The Plot: New York lawyer Peter (Hugh Jackman) has rebooted his life with new partner Beth (Vanessa Kirby) and a young baby in tow. There are political aspirations too in Washington D.C., which might occasionally take him away from his new family. His previous life comes crashing back when his ex-wife Kate (Laura Dern) turns up at the door, concerned about their teenage son Nicholas (Zen McGrath). He has become depressed and withdrawn, so Peter takes him into his home in the hope of a change in mood. However, Nicholas is not OK and increases the tension between Peter and Beth…
The Verdict: French writer/director Florian Zeller made an impression a few years ago when he scored an Oscar win for Anthony Hopkins in his film The Father. A deeply moving film about the detrimental effect of dementia, it also acted as a portrait of the relationship between a daughter and her father as he gradually slips away. Zeller continues that same trend with his latest film The Son, which deals with the equally thorny subject of mental illness affecting the lives of two intersecting families over an eventful few days. It also features Hopkins, though a different set of characters populate the domestic drama here. At this rate, Zeller will have to complete the hat trick and make The Mother as well. That would be welcome, given his delicate sensibility and focused direction of his A-list actors as they portray ordinary people in family crisis mode. Alarm bells are ringing but it appears that almost nobody is listening out for them.
Adapted by Zeller from his stage play along with Christopher Hampton, The Son works as a double portrait of fathers and sons. Ostensibly, it’s the story of high-flying lawyer Peter and his teenage son Nicholas coming back into his already busy life. Peter’s divorce with ex-wife Kate has left a gashing wound open in Nicholas, leaving him distant, unreachable and unable to function with daily life like attending school which he secretly skips. To Peter, it’s business as usual as he gets on with his new life unaware / ignorant of the mental damage that has been wreaked on his son. It also acts as a portrait of intergenerational trauma when Peter’s own father Anthony (Hopkins) shows up to deliver a withering rebuke to him. ‘Deal with it’ he casually says about neglect of his son some four decades earlier. In that single scene, a typically-excellent Hopkins tells the audience all they need to know about what’s wrong here as this trauma extends into the next generation.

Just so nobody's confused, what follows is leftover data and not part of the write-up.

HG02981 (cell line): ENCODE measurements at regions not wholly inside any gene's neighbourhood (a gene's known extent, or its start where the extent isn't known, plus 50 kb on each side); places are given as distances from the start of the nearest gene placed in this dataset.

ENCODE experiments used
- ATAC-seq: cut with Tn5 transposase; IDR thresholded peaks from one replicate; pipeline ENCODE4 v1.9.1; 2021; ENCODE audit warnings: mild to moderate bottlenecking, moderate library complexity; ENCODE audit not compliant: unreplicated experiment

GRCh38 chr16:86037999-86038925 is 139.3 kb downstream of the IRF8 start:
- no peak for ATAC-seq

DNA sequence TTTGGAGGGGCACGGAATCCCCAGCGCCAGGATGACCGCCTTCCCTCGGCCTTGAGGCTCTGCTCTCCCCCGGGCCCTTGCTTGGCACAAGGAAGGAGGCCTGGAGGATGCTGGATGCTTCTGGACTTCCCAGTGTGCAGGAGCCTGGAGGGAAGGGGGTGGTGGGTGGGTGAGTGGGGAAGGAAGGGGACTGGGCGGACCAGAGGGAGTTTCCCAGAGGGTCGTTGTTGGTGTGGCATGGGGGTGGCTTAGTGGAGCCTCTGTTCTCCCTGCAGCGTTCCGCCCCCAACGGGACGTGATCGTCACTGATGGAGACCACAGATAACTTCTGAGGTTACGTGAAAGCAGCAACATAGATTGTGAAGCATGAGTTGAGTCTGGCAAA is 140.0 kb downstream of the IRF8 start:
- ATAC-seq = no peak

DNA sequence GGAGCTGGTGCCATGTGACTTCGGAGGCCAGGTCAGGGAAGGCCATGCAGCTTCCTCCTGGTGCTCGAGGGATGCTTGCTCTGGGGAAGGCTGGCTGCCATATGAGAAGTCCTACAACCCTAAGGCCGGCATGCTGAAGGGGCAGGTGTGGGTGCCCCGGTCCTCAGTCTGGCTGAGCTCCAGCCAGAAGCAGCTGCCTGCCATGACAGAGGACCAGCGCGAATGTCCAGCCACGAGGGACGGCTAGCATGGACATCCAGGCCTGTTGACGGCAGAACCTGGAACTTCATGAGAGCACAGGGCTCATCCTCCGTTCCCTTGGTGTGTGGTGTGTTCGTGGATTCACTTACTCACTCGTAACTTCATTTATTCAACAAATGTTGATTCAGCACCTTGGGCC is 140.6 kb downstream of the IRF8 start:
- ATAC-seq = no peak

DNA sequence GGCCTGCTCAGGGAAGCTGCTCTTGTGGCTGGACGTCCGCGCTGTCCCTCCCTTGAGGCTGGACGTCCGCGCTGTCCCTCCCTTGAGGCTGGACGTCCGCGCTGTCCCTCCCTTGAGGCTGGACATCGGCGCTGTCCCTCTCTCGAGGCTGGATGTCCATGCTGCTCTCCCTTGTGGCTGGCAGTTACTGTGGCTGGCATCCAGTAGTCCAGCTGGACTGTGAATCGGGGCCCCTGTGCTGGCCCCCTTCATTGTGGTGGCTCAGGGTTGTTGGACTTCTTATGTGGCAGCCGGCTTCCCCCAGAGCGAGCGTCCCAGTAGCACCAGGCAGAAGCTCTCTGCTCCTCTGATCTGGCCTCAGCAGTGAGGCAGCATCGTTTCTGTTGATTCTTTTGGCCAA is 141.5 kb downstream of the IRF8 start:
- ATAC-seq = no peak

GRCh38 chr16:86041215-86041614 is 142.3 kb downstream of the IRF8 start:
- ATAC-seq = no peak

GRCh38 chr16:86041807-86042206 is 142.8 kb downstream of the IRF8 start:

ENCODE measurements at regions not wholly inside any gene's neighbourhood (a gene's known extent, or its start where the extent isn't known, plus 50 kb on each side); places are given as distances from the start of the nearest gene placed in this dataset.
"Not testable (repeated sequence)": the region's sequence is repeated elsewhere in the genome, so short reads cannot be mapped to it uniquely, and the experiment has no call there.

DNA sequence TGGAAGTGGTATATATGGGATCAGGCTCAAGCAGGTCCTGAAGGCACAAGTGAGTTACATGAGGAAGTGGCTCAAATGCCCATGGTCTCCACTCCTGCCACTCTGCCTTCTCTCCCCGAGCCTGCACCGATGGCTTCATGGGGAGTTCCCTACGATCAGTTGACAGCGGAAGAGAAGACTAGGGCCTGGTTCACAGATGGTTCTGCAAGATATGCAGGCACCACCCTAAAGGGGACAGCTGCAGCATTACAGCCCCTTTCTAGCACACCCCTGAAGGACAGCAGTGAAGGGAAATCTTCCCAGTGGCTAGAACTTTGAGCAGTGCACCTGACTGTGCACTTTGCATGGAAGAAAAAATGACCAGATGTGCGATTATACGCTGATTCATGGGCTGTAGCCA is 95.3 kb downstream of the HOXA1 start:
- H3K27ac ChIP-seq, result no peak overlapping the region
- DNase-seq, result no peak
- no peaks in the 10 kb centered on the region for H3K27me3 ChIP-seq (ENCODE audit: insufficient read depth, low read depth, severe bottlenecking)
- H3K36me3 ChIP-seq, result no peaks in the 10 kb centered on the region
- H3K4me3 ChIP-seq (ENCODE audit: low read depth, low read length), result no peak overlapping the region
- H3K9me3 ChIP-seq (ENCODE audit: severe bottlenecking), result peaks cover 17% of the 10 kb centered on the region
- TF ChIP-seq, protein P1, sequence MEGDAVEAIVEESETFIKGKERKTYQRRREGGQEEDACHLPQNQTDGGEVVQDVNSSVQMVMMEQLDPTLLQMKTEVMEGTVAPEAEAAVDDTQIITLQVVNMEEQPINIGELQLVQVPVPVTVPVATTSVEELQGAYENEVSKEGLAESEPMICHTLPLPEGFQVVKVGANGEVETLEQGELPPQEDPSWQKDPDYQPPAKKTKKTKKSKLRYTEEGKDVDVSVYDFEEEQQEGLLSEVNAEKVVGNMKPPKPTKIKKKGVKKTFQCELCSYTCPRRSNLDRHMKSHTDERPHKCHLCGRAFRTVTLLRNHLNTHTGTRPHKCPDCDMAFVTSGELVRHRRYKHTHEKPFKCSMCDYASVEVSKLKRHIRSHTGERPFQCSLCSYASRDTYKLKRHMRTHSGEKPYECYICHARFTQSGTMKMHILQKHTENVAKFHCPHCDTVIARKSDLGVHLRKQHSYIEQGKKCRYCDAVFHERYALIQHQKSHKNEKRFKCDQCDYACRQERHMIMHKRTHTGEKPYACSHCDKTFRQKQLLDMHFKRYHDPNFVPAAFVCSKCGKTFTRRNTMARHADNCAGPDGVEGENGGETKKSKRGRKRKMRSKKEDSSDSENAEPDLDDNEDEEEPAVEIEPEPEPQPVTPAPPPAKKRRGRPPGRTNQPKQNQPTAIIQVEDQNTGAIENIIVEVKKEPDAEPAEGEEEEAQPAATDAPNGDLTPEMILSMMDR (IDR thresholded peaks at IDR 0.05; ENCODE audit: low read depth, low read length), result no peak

The real question though is does anybody actually care enough to notice and address it. A frequent question asked of Nicholas is ‘are you allright?’, to which he responds ‘I’m fine’. That’s not to say that Peter, Kate and Beth don’t care at all. They do care, but not enough to understand Nicholas’ behaviour and his uncomfortable body language which speaks volumes. While the adult actors (especially Jackman) work well here with the script and are faultless, it’s glaringly obvious that their characters and their perception of the situation are trimmed back to the point that the audience is silently screaming at them to wake up before something unfortunate happens. This is presumably a deliberate choice by Zeller to heighten dramatic tension, but it also has the effect of lessening the emotional impact when the familial unit starts to crack further. It comes across as contrived and more than a little manipulative, as exemplified by a further theatrical device at the close of the film.
‘Children are a crushing responsibility’ remarked Olivia Colman’s character in The Lost Daughter. It’s a thought that is echoed by Beth in this film and yet she is the only character who half-way notices what’s going on with Nicholas. Parental guidance, or a lack thereof, is a key theme in this film which questions the life-changing decisions that adults make that trickle down to their children. The Son is not an easy watch by any means and doesn’t entirely gel together, but there’s an undeniable power to its message about tackling mental illness head on which makes it worth seeking out all the same.
Rating: 3 / 5
Review by Gareth O’Connor
In short: Parental guidance
Directed by Florian Zeller.
Starring Hugh Jackman, Zen McGrath, Vanessa Kirby, Laura Dern, Anthony Hopkins.